The North Carolina Juvenile Code (G.S. Chapter 7B) establishes the substantive law for abuse, neglect, dependency (A/N/D) and termination of parental rights (TPR) actions and also sets forth specific procedures. Although A/N/D and TPR cases are civil proceedings, many of the juvenile procedures differ from the general rules that apply to civil actions. One of the procedural differences applies to the district court’s jurisdiction in the underlying action when an appeal is pending. Continue Reading
On January 1, 2019, the process to appeal abuse, neglect, dependency (A/N/D) and termination of parental rights (TPR) orders designated in G.S. 7B-1001 changed significantly. Amendments to G.S. 7B-1001 now require that some orders be appealed directly to the NC Supreme Court, bypassing the Court of Appeals (COA). Other orders have new notice of appeal and timing requirements. Amendments to the North Carolina Rules of Appellate Procedure (Rules) also became effective on January 1st and impact appeals of all orders including those designated in G.S. 7B-1001.
Last week, I attended the Supreme Court’s CLE program, “Information about Termination of Parental Rights Cases and the Rules of Appellate Procedure.” As I listened to the justices and other speakers, I started to hear David Bowie singing “ch-ch-ch-changes.” There are a lot of changes and procedures that you need to know. Continue Reading
To end the week, I’ll point out three recent Court of Appeals opinions that remind us that a Rule 59 (“new trial”) motion will not toll an appeal period if the motion does not actually seek proper Rule 59 relief. If, for example, the motion does not provide proper notice of the grounds for relief, or if it is being used merely as a general “motion for reconsideration,” it may not be considered “proper.” As I’ve discussed in previous posts (here and here), North Carolina Rule of Civil Procedure 59 permits a trial judge to order a new trial (or, through Rule 59(e), amendment of judgment) for a number of reasons, including prejudicial irregularity, jury misconduct, newly-discovered evidence, insufficient evidence to justify the verdict, prejudicial error of law, and other bases. A proper Rule 59 motion tolls the period for appeal of the underlying judgment. N.C. R. App. P. 3(c)(3); G.S. 1-279.1. But if a court determines that Rule 59 was not the appropriate vehicle for remedy sought, the appeal period will not have been tolled. These three recent published opinions are our newest examples of this outcome: Continue Reading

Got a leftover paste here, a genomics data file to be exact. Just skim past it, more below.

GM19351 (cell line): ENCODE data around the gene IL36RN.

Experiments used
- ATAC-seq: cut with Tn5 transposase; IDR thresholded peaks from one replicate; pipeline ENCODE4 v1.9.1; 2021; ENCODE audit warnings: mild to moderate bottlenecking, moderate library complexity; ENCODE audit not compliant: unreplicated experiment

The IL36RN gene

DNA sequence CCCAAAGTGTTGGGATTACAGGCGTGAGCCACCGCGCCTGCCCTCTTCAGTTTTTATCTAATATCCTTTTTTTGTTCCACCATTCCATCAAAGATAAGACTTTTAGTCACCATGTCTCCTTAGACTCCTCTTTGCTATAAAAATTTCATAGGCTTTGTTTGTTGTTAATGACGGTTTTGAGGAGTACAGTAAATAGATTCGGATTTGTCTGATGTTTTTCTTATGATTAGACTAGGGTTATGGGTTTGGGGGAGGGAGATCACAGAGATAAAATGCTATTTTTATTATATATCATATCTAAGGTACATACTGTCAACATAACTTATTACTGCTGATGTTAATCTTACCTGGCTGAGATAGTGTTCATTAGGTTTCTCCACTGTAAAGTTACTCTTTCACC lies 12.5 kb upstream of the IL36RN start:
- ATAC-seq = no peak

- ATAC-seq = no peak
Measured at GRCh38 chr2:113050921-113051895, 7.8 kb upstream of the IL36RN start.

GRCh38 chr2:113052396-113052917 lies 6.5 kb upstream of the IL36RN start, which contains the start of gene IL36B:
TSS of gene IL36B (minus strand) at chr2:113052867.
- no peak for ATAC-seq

The North Carolina General Assembly recently made two important changes to Chapter 50B regarding civil domestic violence protective orders. S.L. 2017-92, “Domestic Violence Appeals and Modifications”, was effective October 1, 2017.
When a city, county, or other unit of local government is sued for negligence or other torts, it’s common practice for the unit’s attorney to file a motion asking the trial court to dismiss the lawsuit based on the defense of governmental immunity. (See blog posts available here and here for an explanation of governmental immunity fundamentals.) Many local government attorneys believe that, if the trial court denies such a motion, the unit always has the right to an immediate appeal. As a recent decision by the North Carolina Court of Appeals reminds us, however, whether the unit may immediately appeal can depend on how the immunity defense is framed in the motion. This blog post aims toContinue Reading
Since the initial publication of this post, the Governor signed H362. This post was amended on July 31, 2017 to reflect that change and reference the session law.
The 2017 Legislative Session created and amended various statutes affecting child welfare. Some of those changes are effective now and others will become effective at later dates. This post highlights those amendments that directly impact practice in abuse, neglect, dependency, or termination of parental rights actions. A more complete summary of the numerous legislative changes can be found on the School of Government website, here. Continue Reading
In my last post, I wrote about the office of the clerk of superior court and the clerk’s judicial authority. I provided a basic framework for this authority and noted that that the clerk’s non-criminal authority falls into three main categories: